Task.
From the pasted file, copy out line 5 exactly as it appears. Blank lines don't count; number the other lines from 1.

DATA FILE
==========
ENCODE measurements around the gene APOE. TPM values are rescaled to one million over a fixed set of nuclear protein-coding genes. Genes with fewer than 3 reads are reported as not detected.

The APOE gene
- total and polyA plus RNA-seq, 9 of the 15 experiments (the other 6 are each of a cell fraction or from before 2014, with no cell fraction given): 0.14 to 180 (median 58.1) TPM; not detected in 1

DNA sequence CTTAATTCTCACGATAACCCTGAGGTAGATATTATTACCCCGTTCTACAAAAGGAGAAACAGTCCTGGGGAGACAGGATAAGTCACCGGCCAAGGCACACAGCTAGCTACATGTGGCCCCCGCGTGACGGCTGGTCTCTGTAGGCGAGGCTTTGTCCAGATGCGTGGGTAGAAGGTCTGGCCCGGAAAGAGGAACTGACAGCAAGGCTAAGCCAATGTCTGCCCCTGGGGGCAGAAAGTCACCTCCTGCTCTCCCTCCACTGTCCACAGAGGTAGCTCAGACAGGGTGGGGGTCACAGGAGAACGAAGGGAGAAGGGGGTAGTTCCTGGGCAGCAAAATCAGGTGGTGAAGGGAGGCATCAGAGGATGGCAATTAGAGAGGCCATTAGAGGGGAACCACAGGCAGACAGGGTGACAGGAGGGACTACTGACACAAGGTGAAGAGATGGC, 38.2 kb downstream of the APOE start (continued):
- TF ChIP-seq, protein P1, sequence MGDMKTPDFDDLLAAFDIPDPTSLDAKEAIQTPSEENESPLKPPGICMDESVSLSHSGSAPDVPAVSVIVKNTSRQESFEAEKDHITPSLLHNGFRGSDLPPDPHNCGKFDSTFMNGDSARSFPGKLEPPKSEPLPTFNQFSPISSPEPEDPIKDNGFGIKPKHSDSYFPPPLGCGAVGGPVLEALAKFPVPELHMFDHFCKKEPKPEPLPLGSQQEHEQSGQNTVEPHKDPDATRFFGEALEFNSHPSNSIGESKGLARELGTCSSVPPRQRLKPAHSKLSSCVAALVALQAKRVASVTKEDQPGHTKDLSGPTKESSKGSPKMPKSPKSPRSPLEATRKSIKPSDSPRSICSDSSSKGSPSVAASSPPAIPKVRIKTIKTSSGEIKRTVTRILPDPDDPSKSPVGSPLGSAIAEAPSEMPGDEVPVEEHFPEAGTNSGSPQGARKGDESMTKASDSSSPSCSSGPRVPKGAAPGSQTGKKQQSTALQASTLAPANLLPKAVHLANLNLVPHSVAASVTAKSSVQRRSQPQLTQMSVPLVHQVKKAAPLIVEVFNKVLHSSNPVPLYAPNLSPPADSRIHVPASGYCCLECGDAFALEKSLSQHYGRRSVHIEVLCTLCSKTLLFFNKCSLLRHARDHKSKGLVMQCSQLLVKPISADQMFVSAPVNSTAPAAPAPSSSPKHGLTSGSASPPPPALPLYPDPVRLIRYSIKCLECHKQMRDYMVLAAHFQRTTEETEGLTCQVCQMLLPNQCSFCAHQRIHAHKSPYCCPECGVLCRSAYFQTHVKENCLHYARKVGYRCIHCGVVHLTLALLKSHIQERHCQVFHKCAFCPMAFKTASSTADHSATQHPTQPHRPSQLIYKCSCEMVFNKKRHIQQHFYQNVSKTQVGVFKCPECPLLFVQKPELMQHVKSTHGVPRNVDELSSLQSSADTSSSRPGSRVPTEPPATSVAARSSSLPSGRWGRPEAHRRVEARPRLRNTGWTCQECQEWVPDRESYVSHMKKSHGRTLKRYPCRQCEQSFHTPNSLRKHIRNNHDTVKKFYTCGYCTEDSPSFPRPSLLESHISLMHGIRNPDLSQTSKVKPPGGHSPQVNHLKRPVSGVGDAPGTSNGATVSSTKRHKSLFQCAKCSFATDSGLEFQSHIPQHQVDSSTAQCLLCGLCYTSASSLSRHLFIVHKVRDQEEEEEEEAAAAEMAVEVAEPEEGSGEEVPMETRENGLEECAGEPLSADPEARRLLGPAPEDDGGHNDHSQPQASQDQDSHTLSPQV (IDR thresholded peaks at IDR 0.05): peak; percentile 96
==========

- TF ChIP-seq, protein P1, sequence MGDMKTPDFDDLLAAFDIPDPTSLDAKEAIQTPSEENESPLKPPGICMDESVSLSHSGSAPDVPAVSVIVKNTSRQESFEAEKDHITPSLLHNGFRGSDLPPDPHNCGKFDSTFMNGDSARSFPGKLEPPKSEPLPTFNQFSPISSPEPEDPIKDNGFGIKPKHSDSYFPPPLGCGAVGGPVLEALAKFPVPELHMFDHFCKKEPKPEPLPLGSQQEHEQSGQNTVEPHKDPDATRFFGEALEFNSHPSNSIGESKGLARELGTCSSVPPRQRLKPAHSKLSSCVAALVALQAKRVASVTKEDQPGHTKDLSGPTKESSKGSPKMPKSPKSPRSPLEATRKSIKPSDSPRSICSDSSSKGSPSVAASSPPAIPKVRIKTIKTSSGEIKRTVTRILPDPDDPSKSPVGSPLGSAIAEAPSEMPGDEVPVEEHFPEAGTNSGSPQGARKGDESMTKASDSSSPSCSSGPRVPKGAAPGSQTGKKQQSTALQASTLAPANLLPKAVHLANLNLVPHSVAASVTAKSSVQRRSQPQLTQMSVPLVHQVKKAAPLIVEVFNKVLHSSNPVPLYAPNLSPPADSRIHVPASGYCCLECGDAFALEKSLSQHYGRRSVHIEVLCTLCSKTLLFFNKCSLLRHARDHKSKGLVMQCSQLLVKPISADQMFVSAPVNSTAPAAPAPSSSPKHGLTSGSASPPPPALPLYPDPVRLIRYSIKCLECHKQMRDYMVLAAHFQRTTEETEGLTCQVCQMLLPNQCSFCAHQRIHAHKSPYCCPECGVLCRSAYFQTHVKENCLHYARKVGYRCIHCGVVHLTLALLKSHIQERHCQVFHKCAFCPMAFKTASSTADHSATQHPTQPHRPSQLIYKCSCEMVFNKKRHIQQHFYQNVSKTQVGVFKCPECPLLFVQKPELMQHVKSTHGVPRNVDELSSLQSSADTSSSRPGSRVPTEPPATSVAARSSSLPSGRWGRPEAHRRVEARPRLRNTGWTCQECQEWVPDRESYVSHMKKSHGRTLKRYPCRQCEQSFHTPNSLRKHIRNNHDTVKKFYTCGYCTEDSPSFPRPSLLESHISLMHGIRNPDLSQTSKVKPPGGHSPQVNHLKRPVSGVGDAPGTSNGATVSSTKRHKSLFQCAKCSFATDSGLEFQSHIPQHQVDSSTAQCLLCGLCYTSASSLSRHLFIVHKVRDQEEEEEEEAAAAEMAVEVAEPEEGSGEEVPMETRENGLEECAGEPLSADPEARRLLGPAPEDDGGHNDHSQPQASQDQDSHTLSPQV (IDR thresholded peaks at IDR 0.05): peak; percentile 96